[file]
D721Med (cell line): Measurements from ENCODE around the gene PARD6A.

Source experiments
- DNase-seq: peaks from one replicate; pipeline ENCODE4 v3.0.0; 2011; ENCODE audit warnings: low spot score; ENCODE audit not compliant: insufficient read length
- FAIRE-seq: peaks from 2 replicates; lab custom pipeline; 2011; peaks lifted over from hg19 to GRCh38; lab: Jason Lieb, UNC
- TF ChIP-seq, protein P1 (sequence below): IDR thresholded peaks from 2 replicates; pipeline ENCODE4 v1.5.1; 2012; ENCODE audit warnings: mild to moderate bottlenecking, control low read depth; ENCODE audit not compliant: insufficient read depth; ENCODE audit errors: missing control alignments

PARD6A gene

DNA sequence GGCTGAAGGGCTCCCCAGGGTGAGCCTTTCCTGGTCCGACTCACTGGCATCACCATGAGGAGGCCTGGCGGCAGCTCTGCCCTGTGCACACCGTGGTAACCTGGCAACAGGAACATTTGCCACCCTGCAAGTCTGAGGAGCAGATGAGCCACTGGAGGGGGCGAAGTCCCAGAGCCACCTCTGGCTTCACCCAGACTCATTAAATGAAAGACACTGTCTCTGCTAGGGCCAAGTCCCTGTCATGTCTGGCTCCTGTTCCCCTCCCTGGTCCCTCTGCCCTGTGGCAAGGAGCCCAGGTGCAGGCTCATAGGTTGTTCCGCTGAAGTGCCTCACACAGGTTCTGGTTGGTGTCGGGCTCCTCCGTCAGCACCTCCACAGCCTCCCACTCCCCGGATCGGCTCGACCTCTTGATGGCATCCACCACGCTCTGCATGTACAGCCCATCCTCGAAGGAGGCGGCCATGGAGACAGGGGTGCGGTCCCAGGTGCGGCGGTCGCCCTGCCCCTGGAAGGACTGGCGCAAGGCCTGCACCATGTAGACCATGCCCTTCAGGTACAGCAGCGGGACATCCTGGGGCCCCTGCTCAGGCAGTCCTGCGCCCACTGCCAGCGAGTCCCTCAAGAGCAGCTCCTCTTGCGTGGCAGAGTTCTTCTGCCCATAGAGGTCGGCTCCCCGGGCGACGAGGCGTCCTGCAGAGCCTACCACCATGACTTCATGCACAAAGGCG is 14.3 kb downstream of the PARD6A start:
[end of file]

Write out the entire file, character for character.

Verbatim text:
D721Med (cell line): Measurements from ENCODE around the gene PARD6A.

Source experiments
- DNase-seq: peaks from one replicate; pipeline ENCODE4 v3.0.0; 2011; ENCODE audit warnings: low spot score; ENCODE audit not compliant: insufficient read length
- FAIRE-seq: peaks from 2 replicates; lab custom pipeline; 2011; peaks lifted over from hg19 to GRCh38; lab: Jason Lieb, UNC
- TF ChIP-seq, protein P1 (sequence below): IDR thresholded peaks from 2 replicates; pipeline ENCODE4 v1.5.1; 2012; ENCODE audit warnings: mild to moderate bottlenecking, control low read depth; ENCODE audit not compliant: insufficient read depth; ENCODE audit errors: missing control alignments

PARD6A gene

DNA sequence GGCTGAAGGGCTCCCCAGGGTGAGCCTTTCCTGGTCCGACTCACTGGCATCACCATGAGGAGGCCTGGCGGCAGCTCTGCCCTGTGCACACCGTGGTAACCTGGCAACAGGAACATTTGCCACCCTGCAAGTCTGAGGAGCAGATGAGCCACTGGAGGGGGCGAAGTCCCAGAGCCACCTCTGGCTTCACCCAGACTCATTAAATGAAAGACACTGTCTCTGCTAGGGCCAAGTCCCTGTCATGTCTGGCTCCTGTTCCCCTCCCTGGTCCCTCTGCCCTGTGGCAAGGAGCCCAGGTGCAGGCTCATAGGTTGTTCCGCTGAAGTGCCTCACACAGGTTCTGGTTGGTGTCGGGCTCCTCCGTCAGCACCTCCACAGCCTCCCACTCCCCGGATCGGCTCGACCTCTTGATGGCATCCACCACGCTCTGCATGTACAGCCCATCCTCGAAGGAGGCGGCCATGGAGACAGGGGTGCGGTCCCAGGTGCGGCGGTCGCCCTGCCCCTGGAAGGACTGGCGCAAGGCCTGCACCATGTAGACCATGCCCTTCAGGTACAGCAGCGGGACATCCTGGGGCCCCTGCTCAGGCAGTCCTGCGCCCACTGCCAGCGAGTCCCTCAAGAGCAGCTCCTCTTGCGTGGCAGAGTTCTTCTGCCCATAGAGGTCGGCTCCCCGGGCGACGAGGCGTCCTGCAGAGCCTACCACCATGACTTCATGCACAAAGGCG is 14.3 kb downstream of the PARD6A start: